A frame and its glazing are for the protection of the art as much as the aesthetics. Just like the images that attract you, your decor is unique to you and so should be the style of any frame molding you choose. Whether an image is placed in your home or a commercial setting, the framing establishes a transition from the art narrative to the surrounding space in which it lives. For shipping practicalities, all fine art prints on this site are sold unframed, though we're readily available to help with frame recommendations from the mat color and width through to the molding selections as well as known professional framers.


The mat acts to separate the art from the glass and frame. When matting prints, I recommend an 8-ply acid-free 100% cotton mat in a shade of white. My preference is to use archival hinges to lock prints to the window mats rather than dry-mounting them to a board or using adhesives. Many adhesives claim to be archival but are not. This makes future conservation and reframing much more challenging than needs to be. The goal is to be able to remove the print from all matting and framing without damaging the print and its borders. The frame and matting are replaceable while the art is not.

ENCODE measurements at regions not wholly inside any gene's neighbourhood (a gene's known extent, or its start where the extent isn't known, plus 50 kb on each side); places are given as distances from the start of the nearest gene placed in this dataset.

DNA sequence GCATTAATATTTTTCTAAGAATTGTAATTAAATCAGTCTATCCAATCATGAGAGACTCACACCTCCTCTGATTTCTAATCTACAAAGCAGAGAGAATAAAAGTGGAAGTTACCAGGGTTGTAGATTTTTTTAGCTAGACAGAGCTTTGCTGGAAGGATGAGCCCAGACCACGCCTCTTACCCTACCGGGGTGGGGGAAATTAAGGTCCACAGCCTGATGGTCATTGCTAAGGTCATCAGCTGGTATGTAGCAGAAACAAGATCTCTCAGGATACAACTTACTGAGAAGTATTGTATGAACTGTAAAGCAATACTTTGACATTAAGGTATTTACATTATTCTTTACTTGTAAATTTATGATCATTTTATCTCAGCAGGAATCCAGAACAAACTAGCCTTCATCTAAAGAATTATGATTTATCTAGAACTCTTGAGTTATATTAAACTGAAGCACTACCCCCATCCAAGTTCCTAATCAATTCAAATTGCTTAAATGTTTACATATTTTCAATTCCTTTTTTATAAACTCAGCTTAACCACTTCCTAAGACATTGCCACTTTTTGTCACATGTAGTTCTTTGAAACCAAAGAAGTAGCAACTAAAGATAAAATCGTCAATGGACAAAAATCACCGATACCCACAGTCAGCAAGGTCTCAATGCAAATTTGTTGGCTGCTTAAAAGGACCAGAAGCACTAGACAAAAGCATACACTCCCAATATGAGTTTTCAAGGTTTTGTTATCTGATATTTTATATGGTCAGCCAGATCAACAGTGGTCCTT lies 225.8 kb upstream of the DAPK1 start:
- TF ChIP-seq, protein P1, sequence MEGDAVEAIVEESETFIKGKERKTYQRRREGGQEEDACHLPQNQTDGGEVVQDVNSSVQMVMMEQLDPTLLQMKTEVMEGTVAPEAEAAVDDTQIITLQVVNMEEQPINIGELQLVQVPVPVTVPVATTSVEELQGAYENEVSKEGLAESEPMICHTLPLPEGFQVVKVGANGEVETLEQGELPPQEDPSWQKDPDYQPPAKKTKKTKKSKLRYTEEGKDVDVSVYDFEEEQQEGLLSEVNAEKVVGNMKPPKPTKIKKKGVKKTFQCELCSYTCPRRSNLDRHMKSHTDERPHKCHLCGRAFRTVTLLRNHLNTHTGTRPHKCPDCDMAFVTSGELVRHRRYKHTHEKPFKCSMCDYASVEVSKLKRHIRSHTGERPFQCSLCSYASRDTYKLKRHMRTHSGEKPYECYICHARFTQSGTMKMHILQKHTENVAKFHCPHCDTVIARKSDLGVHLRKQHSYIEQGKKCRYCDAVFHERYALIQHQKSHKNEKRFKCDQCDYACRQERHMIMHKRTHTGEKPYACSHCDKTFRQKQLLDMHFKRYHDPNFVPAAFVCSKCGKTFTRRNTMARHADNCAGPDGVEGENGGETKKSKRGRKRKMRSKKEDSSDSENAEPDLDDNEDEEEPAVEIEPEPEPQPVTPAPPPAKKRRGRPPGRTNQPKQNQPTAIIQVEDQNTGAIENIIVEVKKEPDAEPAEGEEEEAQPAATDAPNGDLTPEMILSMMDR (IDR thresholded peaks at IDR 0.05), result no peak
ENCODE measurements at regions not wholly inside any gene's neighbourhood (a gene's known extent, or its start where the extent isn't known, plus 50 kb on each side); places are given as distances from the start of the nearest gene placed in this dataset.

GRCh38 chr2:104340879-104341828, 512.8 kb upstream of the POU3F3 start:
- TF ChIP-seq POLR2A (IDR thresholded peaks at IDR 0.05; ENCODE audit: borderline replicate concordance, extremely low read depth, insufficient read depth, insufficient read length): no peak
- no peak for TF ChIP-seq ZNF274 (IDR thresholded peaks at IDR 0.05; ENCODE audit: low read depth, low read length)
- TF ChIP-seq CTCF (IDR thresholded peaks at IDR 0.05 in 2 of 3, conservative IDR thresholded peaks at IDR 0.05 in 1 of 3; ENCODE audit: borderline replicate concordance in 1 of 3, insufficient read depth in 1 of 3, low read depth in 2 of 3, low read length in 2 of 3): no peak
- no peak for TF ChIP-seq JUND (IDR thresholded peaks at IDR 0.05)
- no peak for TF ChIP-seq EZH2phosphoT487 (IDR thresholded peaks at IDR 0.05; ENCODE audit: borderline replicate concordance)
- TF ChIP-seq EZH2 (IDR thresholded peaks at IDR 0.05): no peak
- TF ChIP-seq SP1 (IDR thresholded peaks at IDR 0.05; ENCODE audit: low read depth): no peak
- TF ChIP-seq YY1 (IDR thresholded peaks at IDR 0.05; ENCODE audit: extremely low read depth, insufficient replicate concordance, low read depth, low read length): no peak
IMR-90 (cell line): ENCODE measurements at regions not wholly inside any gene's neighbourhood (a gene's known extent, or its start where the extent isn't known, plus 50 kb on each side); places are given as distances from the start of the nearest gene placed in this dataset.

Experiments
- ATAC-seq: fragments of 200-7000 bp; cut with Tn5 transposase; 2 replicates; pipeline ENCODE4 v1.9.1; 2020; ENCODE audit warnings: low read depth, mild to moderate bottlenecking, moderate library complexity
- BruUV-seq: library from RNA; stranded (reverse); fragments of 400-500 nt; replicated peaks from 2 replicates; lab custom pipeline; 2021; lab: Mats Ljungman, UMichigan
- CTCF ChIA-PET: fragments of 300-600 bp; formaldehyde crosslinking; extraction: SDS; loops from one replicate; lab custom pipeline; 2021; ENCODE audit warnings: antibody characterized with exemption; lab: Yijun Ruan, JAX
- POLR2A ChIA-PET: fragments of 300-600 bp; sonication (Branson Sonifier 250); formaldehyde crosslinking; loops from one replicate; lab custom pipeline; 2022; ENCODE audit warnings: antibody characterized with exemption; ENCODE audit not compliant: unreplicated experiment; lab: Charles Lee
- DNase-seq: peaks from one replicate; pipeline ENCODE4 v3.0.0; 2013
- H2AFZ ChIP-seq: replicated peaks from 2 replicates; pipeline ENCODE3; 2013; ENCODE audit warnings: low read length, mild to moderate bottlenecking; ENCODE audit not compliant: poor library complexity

The mat size and window are important as well. As a rule, I cut my mat window 3/4” to 1” wider than the image edges. This allows the signature, title, and edition to be displayed. From there, adding between 3” to 5” mat to the frame, depending on the image size, provides an optimal balance toward isolating, yet integrating an image within its surroundings. The option to have an image matted and museum-hinged with 100% acid-free archival material ready for glazing and molding selection is an available option at checkout.


A frame molding and its color should complement rather than draw attention away from the art. I frame my images in many different molding styles and colors, yet primarily choose a solid painted wood in a shade of white, grey, or black, as well as metallic gold, silver, or pewter.  I have used excellent framers throughout the years to assist with creating the final display and am available to guide you through your selection process. 


Museum glass is the recommended glazing, though plexiglass and standard picture-framing glass are good options as well. High-quality anti-glare museum glass is ideal for reducing distracting reflections though comes at a steep price, however, if you choose UV retardant glass or plexiglass, which are fine choices as well, note only the highest quality does not have a subtle green appearance.